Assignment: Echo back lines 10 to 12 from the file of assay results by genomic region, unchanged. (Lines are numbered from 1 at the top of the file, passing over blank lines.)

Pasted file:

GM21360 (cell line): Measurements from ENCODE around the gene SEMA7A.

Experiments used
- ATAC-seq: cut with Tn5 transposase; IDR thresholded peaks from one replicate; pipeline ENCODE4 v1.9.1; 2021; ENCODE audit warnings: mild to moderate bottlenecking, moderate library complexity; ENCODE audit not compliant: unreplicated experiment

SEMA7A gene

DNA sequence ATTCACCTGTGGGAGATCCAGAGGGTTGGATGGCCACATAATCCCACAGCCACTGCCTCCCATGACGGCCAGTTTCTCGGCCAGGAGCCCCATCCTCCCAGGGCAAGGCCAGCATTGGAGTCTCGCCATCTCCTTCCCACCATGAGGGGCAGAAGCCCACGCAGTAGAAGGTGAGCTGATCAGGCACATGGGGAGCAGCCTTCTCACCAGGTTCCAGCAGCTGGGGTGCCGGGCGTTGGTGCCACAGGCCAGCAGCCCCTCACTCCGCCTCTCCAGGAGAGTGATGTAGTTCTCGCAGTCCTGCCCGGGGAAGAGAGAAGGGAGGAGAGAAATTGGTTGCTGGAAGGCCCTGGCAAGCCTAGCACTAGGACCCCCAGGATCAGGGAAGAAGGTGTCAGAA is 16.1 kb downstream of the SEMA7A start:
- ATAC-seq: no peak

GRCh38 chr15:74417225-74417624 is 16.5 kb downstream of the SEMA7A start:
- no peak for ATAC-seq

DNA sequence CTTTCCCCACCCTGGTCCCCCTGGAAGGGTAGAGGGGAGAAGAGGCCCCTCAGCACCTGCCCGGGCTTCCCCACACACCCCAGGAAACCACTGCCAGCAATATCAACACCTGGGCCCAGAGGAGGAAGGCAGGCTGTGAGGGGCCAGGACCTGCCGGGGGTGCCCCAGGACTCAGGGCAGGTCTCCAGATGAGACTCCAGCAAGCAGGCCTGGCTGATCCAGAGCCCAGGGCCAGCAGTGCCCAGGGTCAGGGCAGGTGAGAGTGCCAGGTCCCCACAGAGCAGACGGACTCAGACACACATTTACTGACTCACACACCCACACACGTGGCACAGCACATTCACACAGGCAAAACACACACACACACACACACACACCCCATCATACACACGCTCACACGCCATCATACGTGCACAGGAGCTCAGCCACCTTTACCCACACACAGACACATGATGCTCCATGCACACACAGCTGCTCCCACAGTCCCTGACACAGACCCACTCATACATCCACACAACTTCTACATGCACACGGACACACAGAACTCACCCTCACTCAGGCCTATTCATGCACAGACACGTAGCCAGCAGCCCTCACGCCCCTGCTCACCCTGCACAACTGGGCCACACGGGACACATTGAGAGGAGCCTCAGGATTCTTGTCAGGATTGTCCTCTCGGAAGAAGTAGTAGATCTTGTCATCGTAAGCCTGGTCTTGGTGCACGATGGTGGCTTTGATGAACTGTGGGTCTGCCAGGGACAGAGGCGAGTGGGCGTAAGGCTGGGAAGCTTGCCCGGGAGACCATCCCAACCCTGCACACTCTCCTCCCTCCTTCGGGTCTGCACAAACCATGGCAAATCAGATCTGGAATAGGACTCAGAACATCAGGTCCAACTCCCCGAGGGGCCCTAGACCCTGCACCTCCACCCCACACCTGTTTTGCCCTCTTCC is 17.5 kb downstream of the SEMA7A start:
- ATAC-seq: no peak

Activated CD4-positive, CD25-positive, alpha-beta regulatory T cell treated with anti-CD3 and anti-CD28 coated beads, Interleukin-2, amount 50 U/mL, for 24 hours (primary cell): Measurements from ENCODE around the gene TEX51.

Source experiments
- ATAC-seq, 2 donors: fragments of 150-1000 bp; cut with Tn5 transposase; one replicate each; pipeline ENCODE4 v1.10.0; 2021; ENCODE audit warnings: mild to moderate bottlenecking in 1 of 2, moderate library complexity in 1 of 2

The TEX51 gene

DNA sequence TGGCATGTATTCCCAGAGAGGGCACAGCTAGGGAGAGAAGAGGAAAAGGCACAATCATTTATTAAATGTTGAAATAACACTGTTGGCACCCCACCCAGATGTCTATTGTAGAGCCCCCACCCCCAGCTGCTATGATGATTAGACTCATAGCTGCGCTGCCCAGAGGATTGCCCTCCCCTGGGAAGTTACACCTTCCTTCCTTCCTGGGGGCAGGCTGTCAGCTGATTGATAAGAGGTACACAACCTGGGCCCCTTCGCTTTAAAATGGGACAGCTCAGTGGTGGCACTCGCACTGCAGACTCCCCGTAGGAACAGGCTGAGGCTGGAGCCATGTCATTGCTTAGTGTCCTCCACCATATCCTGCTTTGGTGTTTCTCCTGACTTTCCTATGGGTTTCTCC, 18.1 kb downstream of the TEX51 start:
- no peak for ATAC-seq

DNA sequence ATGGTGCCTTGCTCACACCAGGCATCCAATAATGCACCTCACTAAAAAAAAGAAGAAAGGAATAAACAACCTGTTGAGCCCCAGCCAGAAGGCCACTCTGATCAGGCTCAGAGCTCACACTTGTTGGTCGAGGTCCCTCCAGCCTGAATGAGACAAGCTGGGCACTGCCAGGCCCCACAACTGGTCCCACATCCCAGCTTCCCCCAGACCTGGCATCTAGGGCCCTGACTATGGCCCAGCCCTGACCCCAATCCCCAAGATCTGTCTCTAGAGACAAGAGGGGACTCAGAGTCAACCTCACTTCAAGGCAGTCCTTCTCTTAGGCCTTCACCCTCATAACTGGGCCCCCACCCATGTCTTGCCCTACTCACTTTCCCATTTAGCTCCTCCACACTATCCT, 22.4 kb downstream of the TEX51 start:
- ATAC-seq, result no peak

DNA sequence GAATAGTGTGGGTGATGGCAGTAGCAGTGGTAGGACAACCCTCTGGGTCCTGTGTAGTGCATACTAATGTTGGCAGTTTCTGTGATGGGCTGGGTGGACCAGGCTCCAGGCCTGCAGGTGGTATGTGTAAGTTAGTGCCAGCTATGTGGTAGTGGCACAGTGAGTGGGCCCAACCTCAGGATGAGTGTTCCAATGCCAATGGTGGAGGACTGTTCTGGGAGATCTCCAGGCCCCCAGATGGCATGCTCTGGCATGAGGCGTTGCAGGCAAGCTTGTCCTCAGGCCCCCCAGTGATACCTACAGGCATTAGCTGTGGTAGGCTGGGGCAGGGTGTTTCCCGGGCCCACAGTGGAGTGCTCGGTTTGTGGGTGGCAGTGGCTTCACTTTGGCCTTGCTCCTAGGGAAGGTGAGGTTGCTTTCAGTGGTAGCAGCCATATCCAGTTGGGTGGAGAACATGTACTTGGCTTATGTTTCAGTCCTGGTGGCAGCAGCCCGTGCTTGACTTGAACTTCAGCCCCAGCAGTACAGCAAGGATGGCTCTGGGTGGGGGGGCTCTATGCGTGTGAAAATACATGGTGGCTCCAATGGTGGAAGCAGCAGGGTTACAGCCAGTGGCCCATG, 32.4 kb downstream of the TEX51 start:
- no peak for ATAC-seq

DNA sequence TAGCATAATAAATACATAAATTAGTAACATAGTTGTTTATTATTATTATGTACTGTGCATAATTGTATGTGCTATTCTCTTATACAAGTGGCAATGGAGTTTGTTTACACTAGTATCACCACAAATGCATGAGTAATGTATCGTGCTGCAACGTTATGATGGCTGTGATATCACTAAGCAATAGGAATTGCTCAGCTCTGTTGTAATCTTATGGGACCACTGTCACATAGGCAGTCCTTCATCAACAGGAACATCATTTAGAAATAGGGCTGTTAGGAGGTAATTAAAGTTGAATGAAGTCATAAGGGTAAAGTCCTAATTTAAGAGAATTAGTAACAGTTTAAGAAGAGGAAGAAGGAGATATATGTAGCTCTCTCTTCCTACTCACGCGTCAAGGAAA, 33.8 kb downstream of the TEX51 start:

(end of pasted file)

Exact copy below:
- ATAC-seq: no peak

Activated CD4-positive, CD25-positive, alpha-beta regulatory T cell treated with anti-CD3 and anti-CD28 coated beads, Interleukin-2, amount 50 U/mL, for 24 hours (primary cell): Measurements from ENCODE around the gene TEX51.

Source experiments